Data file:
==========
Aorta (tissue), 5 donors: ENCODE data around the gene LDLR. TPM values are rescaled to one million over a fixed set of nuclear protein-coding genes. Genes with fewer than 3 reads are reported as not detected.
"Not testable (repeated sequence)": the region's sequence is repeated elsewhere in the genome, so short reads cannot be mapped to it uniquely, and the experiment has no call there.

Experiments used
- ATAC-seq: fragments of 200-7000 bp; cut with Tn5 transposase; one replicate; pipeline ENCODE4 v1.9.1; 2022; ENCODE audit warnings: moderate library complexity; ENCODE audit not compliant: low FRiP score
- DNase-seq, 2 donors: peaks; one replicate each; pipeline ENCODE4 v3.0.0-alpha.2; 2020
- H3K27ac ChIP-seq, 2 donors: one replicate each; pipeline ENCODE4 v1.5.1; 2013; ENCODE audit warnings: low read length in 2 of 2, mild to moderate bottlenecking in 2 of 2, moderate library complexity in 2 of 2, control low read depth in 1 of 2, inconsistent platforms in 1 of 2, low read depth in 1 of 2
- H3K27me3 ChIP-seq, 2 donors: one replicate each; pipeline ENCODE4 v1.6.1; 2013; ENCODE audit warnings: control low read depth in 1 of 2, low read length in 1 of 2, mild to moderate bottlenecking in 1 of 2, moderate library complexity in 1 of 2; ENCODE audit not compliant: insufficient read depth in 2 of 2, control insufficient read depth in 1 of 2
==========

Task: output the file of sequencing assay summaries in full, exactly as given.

Aorta (tissue), 5 donors: ENCODE data around the gene LDLR. TPM values are rescaled to one million over a fixed set of nuclear protein-coding genes. Genes with fewer than 3 reads are reported as not detected.
"Not testable (repeated sequence)": the region's sequence is repeated elsewhere in the genome, so short reads cannot be mapped to it uniquely, and the experiment has no call there.

Experiments used
- ATAC-seq: fragments of 200-7000 bp; cut with Tn5 transposase; one replicate; pipeline ENCODE4 v1.9.1; 2022; ENCODE audit warnings: moderate library complexity; ENCODE audit not compliant: low FRiP score
- DNase-seq, 2 donors: peaks; one replicate each; pipeline ENCODE4 v3.0.0-alpha.2; 2020
- H3K27ac ChIP-seq, 2 donors: one replicate each; pipeline ENCODE4 v1.5.1; 2013; ENCODE audit warnings: low read length in 2 of 2, mild to moderate bottlenecking in 2 of 2, moderate library complexity in 2 of 2, control low read depth in 1 of 2, inconsistent platforms in 1 of 2, low read depth in 1 of 2
- H3K27me3 ChIP-seq, 2 donors: one replicate each; pipeline ENCODE4 v1.6.1; 2013; ENCODE audit warnings: control low read depth in 1 of 2, low read length in 1 of 2, mild to moderate bottlenecking in 1 of 2, moderate library complexity in 1 of 2; ENCODE audit not compliant: insufficient read depth in 2 of 2, control insufficient read depth in 1 of 2